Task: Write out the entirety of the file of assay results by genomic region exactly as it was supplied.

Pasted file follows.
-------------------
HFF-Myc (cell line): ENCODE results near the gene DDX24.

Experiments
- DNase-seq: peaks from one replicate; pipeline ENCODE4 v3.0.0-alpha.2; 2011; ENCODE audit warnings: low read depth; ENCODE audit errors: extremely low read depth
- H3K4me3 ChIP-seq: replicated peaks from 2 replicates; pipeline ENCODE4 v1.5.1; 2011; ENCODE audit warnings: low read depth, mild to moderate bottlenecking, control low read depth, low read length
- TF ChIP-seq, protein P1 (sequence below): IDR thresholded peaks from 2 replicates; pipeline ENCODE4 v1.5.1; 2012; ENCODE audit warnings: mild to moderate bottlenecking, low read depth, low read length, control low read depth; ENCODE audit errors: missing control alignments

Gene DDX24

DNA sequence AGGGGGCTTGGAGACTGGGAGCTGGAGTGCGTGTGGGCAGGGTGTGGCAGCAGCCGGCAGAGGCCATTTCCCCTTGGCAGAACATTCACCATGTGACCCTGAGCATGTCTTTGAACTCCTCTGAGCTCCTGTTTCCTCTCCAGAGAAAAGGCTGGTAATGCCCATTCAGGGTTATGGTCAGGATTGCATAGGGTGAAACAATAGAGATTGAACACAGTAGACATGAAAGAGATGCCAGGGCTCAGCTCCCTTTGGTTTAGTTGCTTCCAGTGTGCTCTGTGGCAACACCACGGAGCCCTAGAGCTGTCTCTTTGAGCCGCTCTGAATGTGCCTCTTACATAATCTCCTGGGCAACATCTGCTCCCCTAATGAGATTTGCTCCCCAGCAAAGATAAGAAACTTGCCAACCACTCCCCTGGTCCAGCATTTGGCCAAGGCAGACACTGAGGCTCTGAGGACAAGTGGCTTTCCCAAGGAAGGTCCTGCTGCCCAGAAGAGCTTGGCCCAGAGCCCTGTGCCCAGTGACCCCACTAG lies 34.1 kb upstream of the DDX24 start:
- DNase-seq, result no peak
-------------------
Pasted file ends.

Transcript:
HFF-Myc (cell line): ENCODE results near the gene DDX24.

Experiments
- DNase-seq: peaks from one replicate; pipeline ENCODE4 v3.0.0-alpha.2; 2011; ENCODE audit warnings: low read depth; ENCODE audit errors: extremely low read depth
- H3K4me3 ChIP-seq: replicated peaks from 2 replicates; pipeline ENCODE4 v1.5.1; 2011; ENCODE audit warnings: low read depth, mild to moderate bottlenecking, control low read depth, low read length
- TF ChIP-seq, protein P1 (sequence below): IDR thresholded peaks from 2 replicates; pipeline ENCODE4 v1.5.1; 2012; ENCODE audit warnings: mild to moderate bottlenecking, low read depth, low read length, control low read depth; ENCODE audit errors: missing control alignments

Gene DDX24

DNA sequence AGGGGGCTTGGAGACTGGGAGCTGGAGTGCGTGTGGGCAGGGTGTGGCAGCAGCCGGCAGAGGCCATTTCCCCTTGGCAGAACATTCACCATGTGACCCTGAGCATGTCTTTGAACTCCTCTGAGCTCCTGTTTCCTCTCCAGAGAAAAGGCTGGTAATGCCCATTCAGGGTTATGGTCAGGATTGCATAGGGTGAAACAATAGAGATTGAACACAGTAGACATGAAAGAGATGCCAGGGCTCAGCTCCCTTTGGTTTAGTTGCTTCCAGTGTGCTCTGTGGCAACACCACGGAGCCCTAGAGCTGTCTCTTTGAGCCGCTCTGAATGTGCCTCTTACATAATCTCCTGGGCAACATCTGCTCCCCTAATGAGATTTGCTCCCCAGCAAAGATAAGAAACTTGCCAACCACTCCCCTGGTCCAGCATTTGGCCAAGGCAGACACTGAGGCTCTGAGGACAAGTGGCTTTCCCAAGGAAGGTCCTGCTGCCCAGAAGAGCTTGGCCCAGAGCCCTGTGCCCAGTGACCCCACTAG lies 34.1 kb upstream of the DDX24 start:
- DNase-seq, result no peak